Ambrose's mouth dropped open, and the fat man stared. Even Durendal felt his eyebrows rising; Granville's fury matched the King's in the same way that his copper hair and beard were identical to Ambrose's own. The two men stood face to face and only a few feet apart; the King's glare sharpened, but even that did not daunt his bastard son. In the silence, Durendal heard shifting outside the door. The Blades outside were becoming understandably anxious, and he imagined that Bandit was only inches away from bursting inside. The Rector, however, was not the inimitable type.

"You promised to legitimatize me when I pacified the Wylderland," Granville stated furiously. "I have crushed the rebellion. I have delivered the Ciarán to you in chains. I have done all you asked, and more—yet you still will not recognize me? You yourself admitted that I am the only one worthy to be your heir!"

"Worthy?" Ambrose snarled. "Worthy? You aren't worthy to rule a pigsty, Butcher of the Wylderland! The Ciarán was a test, you self-absorbed incompetent! If I left my country to you, Chivial would bleed and burn and die! You might be strong, Granville, but you have no concept of restraint."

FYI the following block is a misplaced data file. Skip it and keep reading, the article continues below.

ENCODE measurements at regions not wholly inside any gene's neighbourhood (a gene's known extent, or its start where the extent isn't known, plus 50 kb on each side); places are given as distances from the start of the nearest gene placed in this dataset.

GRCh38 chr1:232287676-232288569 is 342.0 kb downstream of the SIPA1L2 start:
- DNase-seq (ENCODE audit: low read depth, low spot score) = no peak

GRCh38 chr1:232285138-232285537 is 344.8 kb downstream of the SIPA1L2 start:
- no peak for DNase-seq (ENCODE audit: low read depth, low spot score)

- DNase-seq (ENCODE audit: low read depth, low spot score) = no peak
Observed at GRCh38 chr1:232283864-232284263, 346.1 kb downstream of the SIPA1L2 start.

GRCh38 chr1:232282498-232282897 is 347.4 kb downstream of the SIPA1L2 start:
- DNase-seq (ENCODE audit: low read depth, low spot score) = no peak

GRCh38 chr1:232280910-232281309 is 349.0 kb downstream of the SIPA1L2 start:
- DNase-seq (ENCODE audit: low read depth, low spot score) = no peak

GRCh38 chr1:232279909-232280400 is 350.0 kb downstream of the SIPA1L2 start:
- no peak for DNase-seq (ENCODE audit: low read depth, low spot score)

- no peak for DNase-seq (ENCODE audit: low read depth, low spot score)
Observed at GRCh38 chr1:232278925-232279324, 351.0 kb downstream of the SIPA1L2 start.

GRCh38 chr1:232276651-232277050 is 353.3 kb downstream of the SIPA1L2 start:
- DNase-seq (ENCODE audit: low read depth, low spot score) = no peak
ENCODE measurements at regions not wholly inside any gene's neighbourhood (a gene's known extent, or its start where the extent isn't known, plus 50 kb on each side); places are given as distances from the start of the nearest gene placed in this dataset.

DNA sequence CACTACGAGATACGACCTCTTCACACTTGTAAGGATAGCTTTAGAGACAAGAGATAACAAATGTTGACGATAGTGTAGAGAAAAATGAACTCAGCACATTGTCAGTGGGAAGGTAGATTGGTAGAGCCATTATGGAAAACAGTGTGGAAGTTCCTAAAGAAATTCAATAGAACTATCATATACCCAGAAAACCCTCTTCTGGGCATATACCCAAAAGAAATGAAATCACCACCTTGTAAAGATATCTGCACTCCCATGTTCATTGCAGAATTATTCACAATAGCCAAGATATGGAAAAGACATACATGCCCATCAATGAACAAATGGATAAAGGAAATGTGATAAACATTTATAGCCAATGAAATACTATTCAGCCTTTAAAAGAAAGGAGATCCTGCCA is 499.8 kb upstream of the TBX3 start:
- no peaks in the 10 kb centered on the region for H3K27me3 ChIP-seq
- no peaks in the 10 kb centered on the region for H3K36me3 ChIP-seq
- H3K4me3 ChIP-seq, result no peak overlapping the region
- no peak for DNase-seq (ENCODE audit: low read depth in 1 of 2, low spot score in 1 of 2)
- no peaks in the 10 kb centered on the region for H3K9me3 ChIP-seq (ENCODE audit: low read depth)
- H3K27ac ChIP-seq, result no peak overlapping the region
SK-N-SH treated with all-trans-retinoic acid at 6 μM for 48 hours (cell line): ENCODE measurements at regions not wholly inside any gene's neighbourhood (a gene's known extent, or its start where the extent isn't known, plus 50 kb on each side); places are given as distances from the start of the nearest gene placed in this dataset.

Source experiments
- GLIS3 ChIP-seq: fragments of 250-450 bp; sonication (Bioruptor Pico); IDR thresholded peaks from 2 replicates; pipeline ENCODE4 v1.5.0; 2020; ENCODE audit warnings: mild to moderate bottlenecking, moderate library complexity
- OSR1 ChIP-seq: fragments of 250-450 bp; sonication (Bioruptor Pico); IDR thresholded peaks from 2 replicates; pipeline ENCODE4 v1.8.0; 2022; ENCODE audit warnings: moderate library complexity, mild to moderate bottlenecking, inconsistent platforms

"You're just too vain to be the first King of Chivial to legitimize a bastard," was the bitter reply.

Ambrose laughed at him. "Vain? All Kings are vain, boy! And I am too 'vain' to leave my country in the hands of a bloodthirsty maniac!"

Granville snorted. "Who will you name heir, then?" he demanded. "A sickly toddler? An unmanageable wench? Or will you bequeath the country to your fop of a nephew, Courtney? Bloodthirsty they are not, but Parliament would walk all over any of them."

"Oh, so now you fancy yourself a political expert, do you?" the King asked scornfully.

"Acorns don't fall far from the tree, Father."

"You presume too much, sirrah!" Ambrose thundered. "Two words from me and you won't survive the night!"

"You won't kill me. You need me," the Rector replied with contempt. His face was tight. "You'll use me like the others, and then discard me." Granville's sharp eyes narrowed. "But not until then. And I will outlive you."